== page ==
By Dr. Gyan Pathak
Prime Minister Narendra Modi led ruling establishment have earned a “censure” for India during just concluded 17th Asia and Pacific Regional Meeting (APRM) organized by International Labour Organization (ILO) at Singapore. It was held during 6-9 December 2022 to discuss and devise ways and means to bolster efforts to achieve social justice and decent work for all, the areas in which Modi government’s performance have been all along deplorable during the last 8 years of their rule.
The Credentials Committee has cast aspersions on even the motive of the ruling establishment in not inviting even the 10 Central Trade Unions (CTUs) to participate in the APRM, and also for their preference for their preference for Bharatiya Mazdoor Sangh (BMS) as against the all the CTUs in the country, which are 12 in numbers as per the list maintained by ILO.
The meeting had brought 388 delegates – including 22 ministers and vice-ministers – representing governments and workers’ and employers’ organization from 35 countries in Asia, the Pacific and Arab States region, but unfortunately there was no representative from 10 Central Trade Unions from India.
It may not be out of place to mention here hat Modi government has been ignoring the principle of tripartite approach in matter of workforce in India. Indian Labour Conference (ILC) is legally the highest tripartite body of the country for issues related to workforce. However, government has not organized any ILC meeting since 2015, and has denied to have a national employment policy for the country as recommended by the ILC in 2013. The Union Government got even four controversial labour codes passed in the parliament of India without consulting the ILC or the CTUs in 2019 and 2020. The labour codes were termed by the government as the much needed biggest labour reform in the country, which the joint platform of 10 CTUs call anti-labour and pro-corporate and fear their implementation would bring modern day slavery. Ever since the codes were passed, CTUs are agitating against them and even resorted to all India strike actions.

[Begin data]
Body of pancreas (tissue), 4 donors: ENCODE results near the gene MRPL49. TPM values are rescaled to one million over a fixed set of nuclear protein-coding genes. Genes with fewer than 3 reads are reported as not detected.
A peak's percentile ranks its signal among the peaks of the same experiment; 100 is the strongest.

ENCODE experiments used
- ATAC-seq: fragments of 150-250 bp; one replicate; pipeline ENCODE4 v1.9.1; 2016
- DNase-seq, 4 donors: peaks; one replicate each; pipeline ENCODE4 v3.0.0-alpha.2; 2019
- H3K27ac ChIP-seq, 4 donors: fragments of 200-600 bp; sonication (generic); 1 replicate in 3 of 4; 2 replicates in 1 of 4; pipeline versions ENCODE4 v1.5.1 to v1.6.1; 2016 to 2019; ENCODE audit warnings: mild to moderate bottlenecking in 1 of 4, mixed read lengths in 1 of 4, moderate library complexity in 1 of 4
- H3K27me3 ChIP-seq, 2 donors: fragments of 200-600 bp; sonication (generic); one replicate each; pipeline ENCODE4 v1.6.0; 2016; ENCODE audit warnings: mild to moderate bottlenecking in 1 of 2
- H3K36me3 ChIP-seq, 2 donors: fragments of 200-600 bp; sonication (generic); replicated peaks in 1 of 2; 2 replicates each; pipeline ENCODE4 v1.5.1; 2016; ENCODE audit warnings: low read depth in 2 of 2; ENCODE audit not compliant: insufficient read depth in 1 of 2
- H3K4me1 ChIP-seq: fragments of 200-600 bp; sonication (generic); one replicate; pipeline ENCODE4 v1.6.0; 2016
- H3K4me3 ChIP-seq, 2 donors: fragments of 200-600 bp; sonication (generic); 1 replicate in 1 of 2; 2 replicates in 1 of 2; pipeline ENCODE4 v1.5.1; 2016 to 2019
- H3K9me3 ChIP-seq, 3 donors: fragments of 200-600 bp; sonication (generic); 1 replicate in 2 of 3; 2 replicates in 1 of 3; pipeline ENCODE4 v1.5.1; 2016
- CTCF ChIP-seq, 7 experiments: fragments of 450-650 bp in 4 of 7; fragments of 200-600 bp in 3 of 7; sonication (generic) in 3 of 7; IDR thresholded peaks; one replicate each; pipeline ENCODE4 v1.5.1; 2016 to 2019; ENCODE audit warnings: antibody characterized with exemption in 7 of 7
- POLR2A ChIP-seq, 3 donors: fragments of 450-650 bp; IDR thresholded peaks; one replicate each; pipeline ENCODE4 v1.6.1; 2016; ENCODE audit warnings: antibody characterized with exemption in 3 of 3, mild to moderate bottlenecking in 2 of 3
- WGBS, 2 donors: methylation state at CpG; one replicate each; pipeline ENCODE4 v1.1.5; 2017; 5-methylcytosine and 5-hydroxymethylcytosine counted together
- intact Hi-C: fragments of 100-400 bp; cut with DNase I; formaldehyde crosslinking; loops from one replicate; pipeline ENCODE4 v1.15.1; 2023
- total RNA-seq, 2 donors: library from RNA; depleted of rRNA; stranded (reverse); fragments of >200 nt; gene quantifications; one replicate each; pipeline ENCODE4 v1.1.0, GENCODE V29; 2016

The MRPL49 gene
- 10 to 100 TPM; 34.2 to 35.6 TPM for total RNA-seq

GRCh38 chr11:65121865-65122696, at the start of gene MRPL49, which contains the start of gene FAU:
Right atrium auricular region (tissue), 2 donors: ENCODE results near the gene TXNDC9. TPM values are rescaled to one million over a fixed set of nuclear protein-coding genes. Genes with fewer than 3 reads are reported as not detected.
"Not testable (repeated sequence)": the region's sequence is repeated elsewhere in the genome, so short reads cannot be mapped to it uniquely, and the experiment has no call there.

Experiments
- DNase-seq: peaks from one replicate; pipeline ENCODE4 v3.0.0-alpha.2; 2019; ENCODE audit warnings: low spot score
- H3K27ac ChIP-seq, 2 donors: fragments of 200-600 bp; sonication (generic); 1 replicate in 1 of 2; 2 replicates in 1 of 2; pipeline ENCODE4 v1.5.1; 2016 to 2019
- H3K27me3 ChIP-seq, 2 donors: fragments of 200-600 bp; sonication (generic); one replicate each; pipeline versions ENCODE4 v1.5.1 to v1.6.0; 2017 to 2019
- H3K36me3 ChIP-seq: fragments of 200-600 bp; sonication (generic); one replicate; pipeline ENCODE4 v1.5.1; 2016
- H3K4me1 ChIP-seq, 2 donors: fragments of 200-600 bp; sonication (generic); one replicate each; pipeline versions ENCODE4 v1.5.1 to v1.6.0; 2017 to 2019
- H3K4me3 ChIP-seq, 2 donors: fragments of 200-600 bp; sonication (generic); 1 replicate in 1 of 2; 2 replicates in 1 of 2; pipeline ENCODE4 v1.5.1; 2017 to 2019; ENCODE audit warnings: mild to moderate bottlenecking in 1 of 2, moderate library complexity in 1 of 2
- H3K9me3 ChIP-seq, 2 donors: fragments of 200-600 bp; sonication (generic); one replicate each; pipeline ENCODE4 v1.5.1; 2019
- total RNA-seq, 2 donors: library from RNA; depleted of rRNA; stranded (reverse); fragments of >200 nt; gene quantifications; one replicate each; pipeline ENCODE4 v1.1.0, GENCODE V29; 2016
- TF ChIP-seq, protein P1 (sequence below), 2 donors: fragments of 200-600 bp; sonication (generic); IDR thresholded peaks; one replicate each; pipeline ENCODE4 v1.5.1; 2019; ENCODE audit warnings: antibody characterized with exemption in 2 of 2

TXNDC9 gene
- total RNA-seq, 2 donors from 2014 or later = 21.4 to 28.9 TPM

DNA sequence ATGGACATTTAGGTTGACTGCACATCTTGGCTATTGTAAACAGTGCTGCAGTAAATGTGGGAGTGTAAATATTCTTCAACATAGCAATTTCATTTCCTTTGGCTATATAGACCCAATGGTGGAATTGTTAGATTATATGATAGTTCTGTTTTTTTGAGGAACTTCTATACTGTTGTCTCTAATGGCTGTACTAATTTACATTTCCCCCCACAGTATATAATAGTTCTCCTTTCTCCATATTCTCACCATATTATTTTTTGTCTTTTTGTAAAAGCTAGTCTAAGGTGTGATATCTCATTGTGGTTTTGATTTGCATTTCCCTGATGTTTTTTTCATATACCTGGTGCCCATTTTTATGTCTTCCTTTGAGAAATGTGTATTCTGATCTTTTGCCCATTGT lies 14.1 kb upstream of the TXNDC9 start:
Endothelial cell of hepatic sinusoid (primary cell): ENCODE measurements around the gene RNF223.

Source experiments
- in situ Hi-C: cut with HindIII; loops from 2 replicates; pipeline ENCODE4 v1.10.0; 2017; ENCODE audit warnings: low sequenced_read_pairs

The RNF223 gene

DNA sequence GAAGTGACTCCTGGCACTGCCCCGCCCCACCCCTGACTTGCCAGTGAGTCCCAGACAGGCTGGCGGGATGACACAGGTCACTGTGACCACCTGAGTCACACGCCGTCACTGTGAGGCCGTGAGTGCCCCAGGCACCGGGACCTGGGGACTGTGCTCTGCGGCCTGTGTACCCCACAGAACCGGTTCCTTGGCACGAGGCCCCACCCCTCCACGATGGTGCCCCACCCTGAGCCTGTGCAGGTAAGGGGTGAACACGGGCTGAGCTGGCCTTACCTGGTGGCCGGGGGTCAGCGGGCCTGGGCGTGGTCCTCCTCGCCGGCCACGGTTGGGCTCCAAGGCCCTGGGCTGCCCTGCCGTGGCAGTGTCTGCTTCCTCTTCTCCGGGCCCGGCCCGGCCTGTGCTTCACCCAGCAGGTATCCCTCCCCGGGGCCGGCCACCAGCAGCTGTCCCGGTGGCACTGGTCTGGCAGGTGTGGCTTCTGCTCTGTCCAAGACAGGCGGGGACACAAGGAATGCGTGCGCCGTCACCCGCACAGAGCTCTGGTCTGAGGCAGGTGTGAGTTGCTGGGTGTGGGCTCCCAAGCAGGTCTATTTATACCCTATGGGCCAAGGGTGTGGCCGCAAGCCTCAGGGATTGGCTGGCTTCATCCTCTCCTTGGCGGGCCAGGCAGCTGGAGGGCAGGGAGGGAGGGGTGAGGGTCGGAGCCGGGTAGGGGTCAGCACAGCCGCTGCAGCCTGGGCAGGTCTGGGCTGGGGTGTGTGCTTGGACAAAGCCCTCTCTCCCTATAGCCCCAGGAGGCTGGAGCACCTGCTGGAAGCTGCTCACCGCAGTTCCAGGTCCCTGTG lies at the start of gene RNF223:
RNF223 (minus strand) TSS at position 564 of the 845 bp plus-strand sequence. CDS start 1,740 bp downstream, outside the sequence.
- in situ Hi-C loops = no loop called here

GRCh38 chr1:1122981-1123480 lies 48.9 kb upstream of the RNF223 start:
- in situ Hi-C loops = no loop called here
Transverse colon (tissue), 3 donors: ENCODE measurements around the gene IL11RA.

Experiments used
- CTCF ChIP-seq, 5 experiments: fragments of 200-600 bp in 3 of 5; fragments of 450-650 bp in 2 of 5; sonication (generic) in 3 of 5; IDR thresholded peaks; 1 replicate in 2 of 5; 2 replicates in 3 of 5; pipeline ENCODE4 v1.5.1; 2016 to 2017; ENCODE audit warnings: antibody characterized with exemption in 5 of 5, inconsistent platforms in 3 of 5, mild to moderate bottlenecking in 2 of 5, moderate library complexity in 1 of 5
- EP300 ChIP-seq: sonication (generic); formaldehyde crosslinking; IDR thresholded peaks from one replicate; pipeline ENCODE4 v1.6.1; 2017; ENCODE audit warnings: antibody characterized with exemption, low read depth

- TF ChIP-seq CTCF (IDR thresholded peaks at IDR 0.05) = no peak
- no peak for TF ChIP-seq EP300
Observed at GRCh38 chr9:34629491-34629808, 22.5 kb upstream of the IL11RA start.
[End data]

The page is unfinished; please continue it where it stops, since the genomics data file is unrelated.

It is not a secret that Modi government do not like the CTUs. Union Government did not even invite the CTUs to participate in the Singapore Meet of the ILO, in spite of the CTUs’ request letters to the Union Minister of Labour and Employment to include them in the India delegation. Union Minister of Finance have invited them for pre-budget consultation on November 28 for the Budget 2023-24, but gave only “3 minutes of real time” to every CTU to voice their concerns or give suggestions. CTUs, finding this attitude deplorable, had boycotted the meeting.
The entire episode of the Modi government not inviting the CTUs for the ILO meet has been understood by all national and international stakeholders only in this backdrop of strained relationship between the Union Government and the CTUs. When the government ignored the 10 CTUs, they raised objection with the ILO on such a mistreatment by the ruling establishment of India that favours only BMS a member of the RSS-BJP family.
The Credentials Committee in its report said that the Committee received an objection from ten Indian trade unions (AICCTU, AITUC, AIUTUC,CITU, HMS, INTUC, LPF, SEWA, TUCC and UTUC), alleging that the Government had not invited them to the Meeting and had not facilitated their participation therein. The ten trade unions further indicated that despite their repeated solicitations, the Government facilitated the participation of only one union – Bhartiya Mazdoor Sangh (BMS) – that was close to it.